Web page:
7. Carl

    Carl 12 pointer

    Dec 1, 2003
    Western Kentucky
    Grouse Guy would probably like to eat Nancy Pelosi. :D
    riverboss, hotdog, carnivore and 2 others like this.
  8. Rocket

    Rocket Fawn

    Jun 28, 2013
    SHTF isnt coming. Deer arent going to be wiped out. This is all fear mongering and hand wringing.
    Carl, timer and ojibwa62 like this.
  9. davers

    davers 12 pointer

    Jul 14, 2014
    Given her age she would be tough & Stringy. :D
    Carl likes this.
  10. davers

    davers 12 pointer

    Jul 14, 2014
    You're probably right! I hear that a lot of Deer harvested during the regular hunting season aren't Tele-checked.
  11. ChrisInKY

    ChrisInKY Fawn

    Nov 7, 2019
    Fort Knox
    Non-hunters in the woods may be more delicious than deer.

    Just sayin's all. ;)

    JR PORTER 10 pointer

    May 1, 2014
    Carl and bigbonner like this.
  13. bigbonner

    bigbonner 12 pointer

    Aug 5, 2015
    I am not for poaching but if you have a few minutes read this. I think it is some reading from real living back during a hard time.
    Now I know times have changed and we hopefully will be ok , but at the same time you have to remember that our population has grown to way more people than during the depression. Cities are bigger and going out to a soup line or to look for work is hard to do being quarantined.
    What do you think happened to wild game back when people were hungry?
    Last edited: Mar 26, 2020
  14. bigbonner

    bigbonner 12 pointer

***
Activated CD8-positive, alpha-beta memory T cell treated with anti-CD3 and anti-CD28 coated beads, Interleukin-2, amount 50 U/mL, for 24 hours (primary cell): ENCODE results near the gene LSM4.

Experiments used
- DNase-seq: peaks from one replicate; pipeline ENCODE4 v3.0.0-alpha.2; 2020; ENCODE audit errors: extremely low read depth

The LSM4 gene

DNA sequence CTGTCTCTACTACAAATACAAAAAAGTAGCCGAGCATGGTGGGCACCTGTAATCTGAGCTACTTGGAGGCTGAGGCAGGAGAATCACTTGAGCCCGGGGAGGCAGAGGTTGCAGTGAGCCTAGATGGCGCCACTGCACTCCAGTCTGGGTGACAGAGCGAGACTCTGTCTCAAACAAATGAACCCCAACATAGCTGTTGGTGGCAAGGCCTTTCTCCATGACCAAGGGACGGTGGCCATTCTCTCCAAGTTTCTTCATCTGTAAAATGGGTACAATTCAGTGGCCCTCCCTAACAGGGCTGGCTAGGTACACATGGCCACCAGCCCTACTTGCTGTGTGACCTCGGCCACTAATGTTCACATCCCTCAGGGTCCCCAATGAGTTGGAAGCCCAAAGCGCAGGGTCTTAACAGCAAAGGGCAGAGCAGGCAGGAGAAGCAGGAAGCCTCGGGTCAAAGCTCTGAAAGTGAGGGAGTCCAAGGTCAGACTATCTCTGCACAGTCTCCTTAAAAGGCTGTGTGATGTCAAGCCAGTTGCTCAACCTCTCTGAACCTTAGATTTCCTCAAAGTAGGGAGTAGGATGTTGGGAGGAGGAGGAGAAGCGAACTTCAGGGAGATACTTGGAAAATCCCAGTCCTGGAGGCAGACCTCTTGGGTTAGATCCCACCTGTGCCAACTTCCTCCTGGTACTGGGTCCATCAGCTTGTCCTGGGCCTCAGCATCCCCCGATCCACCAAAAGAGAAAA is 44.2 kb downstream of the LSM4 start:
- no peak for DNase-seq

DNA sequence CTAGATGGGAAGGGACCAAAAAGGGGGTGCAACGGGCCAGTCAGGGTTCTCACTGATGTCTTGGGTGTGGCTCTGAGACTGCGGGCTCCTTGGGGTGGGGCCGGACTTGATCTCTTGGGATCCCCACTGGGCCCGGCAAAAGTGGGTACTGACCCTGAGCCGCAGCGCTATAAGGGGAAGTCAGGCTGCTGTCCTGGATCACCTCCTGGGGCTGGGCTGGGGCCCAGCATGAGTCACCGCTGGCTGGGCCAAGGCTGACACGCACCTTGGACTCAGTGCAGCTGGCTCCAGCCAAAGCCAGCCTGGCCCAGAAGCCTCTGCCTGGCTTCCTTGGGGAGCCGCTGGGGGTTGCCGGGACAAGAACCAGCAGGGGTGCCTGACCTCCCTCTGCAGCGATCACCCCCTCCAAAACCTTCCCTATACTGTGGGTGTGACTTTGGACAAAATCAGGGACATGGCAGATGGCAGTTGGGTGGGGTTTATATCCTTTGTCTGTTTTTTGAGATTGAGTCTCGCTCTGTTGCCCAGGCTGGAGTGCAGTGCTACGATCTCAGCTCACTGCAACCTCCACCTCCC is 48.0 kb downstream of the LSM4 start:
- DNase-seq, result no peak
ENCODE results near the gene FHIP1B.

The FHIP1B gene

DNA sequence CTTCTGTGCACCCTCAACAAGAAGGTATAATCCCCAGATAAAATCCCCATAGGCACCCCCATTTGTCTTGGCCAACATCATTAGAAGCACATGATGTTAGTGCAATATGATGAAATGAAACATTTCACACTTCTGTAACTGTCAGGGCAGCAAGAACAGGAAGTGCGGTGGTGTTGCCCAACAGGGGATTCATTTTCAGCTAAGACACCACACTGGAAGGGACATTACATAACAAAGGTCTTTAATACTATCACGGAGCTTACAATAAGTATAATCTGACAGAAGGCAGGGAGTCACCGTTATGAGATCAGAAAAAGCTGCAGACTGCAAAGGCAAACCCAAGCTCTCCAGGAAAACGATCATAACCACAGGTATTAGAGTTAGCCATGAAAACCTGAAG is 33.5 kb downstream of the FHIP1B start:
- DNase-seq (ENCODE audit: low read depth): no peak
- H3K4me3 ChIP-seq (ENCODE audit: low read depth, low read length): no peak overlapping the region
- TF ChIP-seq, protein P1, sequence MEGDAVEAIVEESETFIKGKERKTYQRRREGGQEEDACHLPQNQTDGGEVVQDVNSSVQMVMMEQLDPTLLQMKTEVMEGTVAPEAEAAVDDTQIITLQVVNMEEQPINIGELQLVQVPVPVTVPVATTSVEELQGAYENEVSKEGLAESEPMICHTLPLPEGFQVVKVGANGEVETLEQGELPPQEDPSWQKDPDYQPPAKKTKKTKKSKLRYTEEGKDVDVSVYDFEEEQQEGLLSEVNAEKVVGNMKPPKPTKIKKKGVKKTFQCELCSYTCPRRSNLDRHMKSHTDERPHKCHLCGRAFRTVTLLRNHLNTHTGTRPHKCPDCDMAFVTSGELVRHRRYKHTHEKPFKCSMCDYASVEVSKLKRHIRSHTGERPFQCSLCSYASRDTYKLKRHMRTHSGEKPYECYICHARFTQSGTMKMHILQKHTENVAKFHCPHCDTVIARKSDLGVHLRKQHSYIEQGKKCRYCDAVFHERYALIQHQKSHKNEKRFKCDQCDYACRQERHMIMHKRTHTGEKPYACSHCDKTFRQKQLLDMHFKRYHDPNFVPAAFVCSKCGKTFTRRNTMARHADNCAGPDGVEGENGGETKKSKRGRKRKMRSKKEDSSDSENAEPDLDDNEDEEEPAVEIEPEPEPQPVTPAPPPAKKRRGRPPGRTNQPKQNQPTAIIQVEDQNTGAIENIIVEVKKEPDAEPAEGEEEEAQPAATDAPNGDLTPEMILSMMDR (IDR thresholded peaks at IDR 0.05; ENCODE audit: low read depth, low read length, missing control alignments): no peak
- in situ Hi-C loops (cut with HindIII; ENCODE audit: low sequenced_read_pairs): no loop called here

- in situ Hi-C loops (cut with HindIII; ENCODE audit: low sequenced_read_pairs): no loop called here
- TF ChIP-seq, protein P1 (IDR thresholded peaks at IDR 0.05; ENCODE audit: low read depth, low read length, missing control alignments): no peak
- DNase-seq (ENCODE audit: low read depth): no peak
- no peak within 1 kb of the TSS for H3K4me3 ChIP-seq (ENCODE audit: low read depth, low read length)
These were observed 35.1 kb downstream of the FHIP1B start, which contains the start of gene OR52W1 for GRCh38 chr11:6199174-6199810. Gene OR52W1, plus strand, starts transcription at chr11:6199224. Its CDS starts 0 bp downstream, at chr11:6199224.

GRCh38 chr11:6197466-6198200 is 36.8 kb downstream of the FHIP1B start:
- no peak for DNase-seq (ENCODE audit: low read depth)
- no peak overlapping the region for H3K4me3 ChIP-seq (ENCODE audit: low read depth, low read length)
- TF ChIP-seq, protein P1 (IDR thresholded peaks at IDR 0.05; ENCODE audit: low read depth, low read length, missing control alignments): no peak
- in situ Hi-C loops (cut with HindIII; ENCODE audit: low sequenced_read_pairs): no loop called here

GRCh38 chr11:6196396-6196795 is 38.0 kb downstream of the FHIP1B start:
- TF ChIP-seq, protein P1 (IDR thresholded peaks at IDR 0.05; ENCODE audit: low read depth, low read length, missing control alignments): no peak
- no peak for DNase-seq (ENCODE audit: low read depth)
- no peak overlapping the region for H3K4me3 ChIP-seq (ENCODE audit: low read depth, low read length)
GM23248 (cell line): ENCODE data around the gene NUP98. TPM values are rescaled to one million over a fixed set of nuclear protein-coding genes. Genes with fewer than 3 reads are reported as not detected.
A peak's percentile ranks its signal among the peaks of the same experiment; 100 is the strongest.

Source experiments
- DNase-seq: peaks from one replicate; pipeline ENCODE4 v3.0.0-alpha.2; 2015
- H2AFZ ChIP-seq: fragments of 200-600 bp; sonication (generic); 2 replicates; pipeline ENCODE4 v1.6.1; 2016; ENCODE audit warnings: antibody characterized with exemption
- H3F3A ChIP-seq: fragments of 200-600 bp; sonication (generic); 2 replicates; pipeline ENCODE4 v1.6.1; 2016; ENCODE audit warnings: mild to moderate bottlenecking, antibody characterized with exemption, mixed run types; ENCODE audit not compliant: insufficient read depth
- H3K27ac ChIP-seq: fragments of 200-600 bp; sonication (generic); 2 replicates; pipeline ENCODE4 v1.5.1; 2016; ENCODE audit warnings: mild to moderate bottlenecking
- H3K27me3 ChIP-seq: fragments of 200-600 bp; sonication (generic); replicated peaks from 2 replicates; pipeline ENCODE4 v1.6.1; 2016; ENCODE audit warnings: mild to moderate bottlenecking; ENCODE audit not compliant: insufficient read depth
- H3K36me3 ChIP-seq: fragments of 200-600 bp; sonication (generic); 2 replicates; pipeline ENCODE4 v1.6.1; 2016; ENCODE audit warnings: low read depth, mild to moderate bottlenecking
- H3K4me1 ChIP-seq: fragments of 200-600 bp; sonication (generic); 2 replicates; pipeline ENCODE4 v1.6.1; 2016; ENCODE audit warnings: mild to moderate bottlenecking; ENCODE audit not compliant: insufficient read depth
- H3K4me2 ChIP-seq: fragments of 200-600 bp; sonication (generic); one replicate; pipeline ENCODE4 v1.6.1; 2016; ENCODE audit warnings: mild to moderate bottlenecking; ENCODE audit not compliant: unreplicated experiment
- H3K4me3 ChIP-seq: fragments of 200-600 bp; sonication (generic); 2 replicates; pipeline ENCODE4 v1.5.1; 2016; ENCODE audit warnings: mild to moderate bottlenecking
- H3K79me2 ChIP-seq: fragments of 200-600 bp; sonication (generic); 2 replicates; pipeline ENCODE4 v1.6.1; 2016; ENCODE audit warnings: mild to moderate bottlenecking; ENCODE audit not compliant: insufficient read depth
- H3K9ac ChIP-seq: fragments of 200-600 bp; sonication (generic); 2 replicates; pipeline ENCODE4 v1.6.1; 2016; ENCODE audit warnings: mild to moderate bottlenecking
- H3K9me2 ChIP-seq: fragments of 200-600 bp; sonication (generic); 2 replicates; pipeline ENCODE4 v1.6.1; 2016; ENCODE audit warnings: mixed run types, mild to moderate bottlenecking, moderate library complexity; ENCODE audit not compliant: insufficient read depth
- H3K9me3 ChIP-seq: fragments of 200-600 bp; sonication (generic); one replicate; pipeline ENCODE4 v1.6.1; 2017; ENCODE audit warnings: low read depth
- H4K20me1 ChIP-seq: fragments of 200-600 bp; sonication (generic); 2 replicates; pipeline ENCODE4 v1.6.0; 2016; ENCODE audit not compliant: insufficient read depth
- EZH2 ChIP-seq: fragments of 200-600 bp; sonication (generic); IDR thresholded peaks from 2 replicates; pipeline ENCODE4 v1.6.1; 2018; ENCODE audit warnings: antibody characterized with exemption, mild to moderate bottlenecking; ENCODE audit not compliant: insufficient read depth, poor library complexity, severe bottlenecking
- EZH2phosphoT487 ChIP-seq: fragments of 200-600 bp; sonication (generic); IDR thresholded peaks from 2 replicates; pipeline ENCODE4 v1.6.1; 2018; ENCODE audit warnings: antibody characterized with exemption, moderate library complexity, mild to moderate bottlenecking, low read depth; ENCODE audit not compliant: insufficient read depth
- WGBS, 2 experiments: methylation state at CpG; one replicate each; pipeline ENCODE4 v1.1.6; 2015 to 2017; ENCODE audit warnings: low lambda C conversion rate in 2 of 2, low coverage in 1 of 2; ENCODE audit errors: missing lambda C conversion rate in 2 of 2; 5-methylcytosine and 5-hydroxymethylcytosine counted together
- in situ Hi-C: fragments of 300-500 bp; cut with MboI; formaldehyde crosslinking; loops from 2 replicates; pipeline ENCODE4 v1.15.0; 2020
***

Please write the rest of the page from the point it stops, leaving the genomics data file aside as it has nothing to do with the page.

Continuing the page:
Aug 5, 2015
    Small part from the above link
    Finding Meat

    Meat was more of a scarcity and was not served at every Depression meal. When used, it was often combined with potatoes, onions, rice, macaroni, biscuits, and other extenders. "Loafs" were popular meat stretchers and remained prevalent on dinner tables into the twenty-first century. Sunday meatloaf was made with ground beef; salmon loaf with cannon salmon; ham loaf, made with ground pork, was popular in southern states; and venison loaf was prepared in areas with abundant deer.

    Families living near hunting and fishing sources were able to supplement their Depression era diets with highly desirable meat sources. Game included deer, squirrels, ground hogs, raccoons, and rabbits. Rabbits were eaten by so many people that they were dubbed "Hoover Hogs," after President Herbert Hoover. Fish fries were popular in areas where lakes and rivers could be fished. Fresh fish were seasoned, rolled in a flour-milk batter, and fried in lard.